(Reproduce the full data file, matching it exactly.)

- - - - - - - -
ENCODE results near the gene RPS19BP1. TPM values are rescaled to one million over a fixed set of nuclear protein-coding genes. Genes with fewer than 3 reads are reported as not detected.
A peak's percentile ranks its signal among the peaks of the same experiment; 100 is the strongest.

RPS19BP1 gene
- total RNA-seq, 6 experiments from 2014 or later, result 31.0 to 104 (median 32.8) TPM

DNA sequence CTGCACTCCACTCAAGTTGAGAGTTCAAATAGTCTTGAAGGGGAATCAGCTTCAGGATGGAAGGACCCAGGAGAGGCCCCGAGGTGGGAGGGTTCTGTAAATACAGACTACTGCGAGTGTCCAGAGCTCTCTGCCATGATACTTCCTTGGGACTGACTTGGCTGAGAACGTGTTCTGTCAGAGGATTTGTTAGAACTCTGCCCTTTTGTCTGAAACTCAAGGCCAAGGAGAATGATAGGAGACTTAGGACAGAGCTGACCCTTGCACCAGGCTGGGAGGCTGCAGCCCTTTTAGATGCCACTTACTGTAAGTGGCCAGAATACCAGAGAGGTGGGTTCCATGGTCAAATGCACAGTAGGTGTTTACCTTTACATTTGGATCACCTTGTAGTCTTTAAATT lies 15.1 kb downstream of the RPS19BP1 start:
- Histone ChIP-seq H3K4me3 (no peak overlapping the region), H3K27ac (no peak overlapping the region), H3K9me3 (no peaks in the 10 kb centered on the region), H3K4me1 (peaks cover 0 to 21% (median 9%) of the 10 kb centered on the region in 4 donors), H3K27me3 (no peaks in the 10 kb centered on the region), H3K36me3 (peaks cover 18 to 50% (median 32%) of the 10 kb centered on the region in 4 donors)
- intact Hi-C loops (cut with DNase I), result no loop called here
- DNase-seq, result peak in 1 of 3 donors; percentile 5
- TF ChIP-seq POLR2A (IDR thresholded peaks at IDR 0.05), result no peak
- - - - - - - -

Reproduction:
ENCODE results near the gene RPS19BP1. TPM values are rescaled to one million over a fixed set of nuclear protein-coding genes. Genes with fewer than 3 reads are reported as not detected.
A peak's percentile ranks its signal among the peaks of the same experiment; 100 is the strongest.

RPS19BP1 gene
- total RNA-seq, 6 experiments from 2014 or later, result 31.0 to 104 (median 32.8) TPM

DNA sequence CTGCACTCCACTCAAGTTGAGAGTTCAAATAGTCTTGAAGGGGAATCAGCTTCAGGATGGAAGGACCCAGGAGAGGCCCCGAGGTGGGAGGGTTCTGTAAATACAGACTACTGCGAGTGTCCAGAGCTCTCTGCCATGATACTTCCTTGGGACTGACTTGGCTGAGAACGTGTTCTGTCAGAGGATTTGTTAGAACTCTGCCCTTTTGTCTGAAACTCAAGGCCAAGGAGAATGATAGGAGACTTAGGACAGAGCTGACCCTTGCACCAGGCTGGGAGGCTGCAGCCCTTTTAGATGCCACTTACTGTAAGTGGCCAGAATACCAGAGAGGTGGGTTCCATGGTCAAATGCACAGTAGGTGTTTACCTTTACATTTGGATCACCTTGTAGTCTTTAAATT lies 15.1 kb downstream of the RPS19BP1 start:
- Histone ChIP-seq H3K4me3 (no peak overlapping the region), H3K27ac (no peak overlapping the region), H3K9me3 (no peaks in the 10 kb centered on the region), H3K4me1 (peaks cover 0 to 21% (median 9%) of the 10 kb centered on the region in 4 donors), H3K27me3 (no peaks in the 10 kb centered on the region), H3K36me3 (peaks cover 18 to 50% (median 32%) of the 10 kb centered on the region in 4 donors)
- intact Hi-C loops (cut with DNase I), result no loop called here
- DNase-seq, result peak in 1 of 3 donors; percentile 5
- TF ChIP-seq POLR2A (IDR thresholded peaks at IDR 0.05), result no peak